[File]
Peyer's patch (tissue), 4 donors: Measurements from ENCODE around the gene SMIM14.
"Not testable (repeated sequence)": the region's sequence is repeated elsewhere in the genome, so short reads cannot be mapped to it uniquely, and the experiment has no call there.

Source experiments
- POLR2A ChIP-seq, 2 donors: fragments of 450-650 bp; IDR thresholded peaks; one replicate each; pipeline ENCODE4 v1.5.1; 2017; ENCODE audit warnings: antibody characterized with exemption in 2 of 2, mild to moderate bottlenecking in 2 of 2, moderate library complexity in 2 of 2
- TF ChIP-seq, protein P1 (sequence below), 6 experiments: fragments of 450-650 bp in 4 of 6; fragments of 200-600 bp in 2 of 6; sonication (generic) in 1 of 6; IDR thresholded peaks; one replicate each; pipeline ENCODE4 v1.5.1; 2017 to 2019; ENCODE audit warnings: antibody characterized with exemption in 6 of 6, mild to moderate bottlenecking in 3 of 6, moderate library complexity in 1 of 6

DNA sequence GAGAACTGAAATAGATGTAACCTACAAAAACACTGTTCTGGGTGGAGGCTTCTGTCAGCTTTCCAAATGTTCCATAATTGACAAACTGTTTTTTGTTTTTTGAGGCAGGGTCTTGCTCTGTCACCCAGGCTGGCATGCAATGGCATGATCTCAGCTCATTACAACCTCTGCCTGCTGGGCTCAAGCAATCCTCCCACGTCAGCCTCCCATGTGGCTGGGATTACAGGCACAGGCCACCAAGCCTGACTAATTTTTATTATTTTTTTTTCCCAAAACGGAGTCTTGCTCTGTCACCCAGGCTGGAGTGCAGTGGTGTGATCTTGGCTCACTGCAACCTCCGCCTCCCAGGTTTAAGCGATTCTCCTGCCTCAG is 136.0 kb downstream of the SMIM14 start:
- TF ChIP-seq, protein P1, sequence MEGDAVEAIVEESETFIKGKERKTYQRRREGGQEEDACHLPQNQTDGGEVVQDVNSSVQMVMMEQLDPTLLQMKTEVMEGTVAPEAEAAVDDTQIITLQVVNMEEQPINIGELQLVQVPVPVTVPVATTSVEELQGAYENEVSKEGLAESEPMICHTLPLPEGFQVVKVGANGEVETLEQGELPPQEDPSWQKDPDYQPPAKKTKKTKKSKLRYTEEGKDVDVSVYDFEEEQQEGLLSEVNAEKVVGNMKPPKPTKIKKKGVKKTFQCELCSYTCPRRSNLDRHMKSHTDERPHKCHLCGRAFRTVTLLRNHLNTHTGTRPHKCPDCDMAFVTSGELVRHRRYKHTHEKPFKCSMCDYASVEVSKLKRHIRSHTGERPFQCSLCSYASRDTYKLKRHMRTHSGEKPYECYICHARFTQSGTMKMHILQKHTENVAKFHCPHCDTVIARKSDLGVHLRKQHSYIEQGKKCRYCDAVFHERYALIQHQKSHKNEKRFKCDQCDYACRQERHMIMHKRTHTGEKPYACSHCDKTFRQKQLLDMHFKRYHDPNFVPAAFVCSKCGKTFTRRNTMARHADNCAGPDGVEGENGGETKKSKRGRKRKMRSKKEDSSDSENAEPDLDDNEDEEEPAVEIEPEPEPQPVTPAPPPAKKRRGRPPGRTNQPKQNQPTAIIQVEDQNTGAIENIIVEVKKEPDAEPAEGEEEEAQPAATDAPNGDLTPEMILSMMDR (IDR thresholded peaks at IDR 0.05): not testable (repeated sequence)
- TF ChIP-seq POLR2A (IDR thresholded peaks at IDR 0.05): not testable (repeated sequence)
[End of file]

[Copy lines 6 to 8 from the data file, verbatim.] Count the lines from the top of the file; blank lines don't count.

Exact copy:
DNA sequence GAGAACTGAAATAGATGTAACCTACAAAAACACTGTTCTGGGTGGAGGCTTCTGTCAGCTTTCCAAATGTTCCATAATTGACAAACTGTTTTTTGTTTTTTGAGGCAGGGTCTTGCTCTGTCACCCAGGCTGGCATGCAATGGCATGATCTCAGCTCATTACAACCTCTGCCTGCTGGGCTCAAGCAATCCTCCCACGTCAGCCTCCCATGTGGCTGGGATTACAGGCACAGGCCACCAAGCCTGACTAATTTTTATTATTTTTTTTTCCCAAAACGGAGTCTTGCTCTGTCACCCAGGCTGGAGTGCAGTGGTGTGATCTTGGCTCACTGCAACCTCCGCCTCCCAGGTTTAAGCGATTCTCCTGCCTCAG is 136.0 kb downstream of the SMIM14 start:
- TF ChIP-seq, protein P1, sequence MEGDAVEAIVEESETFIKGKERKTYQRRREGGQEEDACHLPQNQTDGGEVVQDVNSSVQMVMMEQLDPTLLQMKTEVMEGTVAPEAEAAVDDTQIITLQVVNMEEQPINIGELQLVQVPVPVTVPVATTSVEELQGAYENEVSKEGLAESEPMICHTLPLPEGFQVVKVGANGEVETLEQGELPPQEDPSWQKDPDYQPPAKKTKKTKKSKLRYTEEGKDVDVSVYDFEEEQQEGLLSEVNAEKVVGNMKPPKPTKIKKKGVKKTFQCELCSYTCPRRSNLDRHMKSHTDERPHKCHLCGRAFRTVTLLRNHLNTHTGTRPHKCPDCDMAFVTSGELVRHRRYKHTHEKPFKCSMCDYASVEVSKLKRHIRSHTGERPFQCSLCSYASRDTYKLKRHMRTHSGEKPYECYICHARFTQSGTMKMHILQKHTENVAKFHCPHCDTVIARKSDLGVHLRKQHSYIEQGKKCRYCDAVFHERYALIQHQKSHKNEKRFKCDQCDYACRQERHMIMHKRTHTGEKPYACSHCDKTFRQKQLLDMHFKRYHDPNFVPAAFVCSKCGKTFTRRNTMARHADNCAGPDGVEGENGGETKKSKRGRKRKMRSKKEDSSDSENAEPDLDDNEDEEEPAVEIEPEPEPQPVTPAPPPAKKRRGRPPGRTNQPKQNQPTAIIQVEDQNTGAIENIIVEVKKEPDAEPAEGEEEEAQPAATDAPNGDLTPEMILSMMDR (IDR thresholded peaks at IDR 0.05): not testable (repeated sequence)
- TF ChIP-seq POLR2A (IDR thresholded peaks at IDR 0.05): not testable (repeated sequence)